|Help and Advice|
|Transit of Mercury 2016|
|Giving long exposures on a digital camera|
|Photographing star trails|
|Predicting the ISS and other satellites|
|Using a mirror to view a partial eclipse|
|Simple Guide to Viewing the Space Station|
|Choosing a Telescope|
|Tips when projecting the Sun|
|Starting to Use Your Telescope|
|Imaging with a DSLR through the telescope|
|Buying a telescope for a child|
|Photographing a partial eclipse|
Michael Kinns, observing with his 8'' f6 Orion Optics SPX200 Newtonian reflector, sent in four drawngs this month.
The first, NGC2683, is an edge - on spiral galaxy in the constelation Lynx. On this occasion, stars as faint as magnitude 13.3 were seen.
NGC2683 is magnitude 9.6, angular dimensions 9.3' x 2.2', and is considered to be between 16 and 20 million light years from Earth.
This drawing is of the globular cluster M2, in the constellation Aquarius. At 150x, no individual stars in the cluster were resolved.
Michaels third drawing is the open cluster M36, in the constellation Auriga.
He noted that there were a large number of magnitude 9 - 10 stars in the centre, extending along the spidery arms, and that stars down magnitude 11.5 were visible; the main cluster being elongated N - S.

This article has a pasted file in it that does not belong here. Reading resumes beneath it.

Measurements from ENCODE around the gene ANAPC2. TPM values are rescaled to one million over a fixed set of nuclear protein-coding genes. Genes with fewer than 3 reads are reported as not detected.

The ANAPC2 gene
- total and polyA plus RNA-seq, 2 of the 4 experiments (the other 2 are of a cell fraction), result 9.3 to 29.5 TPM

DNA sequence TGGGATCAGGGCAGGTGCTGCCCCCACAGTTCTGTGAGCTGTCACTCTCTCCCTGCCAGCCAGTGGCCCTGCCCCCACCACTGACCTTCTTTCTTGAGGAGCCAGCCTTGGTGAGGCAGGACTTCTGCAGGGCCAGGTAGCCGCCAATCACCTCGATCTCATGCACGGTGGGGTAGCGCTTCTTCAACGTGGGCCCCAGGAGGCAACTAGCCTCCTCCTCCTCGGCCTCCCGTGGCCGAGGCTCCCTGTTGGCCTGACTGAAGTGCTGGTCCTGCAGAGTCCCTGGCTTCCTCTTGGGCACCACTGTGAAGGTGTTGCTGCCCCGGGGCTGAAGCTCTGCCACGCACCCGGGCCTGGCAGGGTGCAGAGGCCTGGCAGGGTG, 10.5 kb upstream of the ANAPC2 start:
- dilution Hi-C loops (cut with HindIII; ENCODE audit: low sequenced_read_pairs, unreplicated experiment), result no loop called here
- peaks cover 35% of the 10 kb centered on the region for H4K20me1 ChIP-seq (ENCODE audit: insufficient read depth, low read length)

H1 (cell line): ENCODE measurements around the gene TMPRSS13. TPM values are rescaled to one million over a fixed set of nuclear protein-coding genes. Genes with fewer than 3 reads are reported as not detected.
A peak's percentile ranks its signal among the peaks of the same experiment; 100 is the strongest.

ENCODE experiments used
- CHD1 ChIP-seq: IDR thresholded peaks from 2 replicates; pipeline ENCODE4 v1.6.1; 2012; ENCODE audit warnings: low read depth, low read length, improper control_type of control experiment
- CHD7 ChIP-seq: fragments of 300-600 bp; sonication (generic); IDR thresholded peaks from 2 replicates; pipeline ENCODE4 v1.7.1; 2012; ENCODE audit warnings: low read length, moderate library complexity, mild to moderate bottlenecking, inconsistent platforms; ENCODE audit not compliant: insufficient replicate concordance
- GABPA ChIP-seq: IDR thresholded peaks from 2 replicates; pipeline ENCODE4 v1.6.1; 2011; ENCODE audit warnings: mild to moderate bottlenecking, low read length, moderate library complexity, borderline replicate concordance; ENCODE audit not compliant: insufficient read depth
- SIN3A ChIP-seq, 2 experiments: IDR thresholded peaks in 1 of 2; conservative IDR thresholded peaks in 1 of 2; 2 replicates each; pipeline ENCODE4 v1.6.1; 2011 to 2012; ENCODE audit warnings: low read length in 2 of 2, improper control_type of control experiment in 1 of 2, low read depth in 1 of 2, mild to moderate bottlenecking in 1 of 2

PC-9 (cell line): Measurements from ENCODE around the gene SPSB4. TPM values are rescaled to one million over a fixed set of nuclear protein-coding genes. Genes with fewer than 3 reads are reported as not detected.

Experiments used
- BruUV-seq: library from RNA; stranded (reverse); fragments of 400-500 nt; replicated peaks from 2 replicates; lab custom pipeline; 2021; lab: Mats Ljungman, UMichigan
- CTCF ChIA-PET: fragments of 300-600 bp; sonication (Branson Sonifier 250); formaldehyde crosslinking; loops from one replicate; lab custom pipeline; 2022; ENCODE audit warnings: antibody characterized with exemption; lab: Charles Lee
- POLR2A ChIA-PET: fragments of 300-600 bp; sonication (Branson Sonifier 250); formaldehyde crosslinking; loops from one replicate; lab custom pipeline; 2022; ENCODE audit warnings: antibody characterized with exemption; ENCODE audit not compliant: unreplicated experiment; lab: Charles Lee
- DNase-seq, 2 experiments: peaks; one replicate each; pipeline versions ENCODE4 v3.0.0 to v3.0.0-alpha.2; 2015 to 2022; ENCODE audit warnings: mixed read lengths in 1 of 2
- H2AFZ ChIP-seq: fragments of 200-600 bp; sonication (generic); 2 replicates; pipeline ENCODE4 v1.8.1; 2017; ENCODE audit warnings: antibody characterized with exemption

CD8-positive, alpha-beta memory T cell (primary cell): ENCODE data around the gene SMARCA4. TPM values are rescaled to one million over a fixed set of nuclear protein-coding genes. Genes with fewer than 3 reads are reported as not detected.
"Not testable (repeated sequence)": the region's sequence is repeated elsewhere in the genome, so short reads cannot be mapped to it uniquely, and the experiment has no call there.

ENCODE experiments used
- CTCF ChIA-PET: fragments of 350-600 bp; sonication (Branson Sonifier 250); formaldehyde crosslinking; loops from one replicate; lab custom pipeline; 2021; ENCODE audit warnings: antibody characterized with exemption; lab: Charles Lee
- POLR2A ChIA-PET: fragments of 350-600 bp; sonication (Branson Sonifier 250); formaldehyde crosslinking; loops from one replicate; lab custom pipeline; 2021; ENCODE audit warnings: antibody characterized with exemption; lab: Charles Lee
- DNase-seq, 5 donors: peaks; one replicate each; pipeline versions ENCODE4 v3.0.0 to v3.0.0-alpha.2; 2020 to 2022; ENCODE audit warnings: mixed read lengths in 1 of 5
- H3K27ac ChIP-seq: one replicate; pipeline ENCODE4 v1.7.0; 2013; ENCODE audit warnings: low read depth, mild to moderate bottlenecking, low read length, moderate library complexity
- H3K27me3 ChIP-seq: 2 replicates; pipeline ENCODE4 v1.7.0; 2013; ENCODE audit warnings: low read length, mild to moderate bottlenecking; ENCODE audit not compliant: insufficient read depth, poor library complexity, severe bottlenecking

The final drawing is of galaxy M82, in the constellation of Ursa Major, and shows the recent supernova:
Dale Holt, using a 505mm (20") reflector and Watec 120n+ video camera, drew galaxy NGC3081, in the constellation Hydra.
This is a Seyfert (active) galaxy about 100 million light years away, and is considerd to be one of the best examples of a resonance ring barred spiral known.
Visually, Dale likened it to a planetary nebula with a bright, stellar - illuminated core, with a fainter outer shell of expanding debris.
The Section Director re- imaged NGC2392,
- this time at f10 ( the February 2014 image was taken at f6.3), with the intention of capturing more structural detail. Small, brght planetary nebulae may respond well to a higher f ratio and thus higher magnification, when employing a sensitive digital camera. This image was taken with a Meade DSI II Pro mono camera, using Astronomik RGB filters to produce a colour image. Detail right.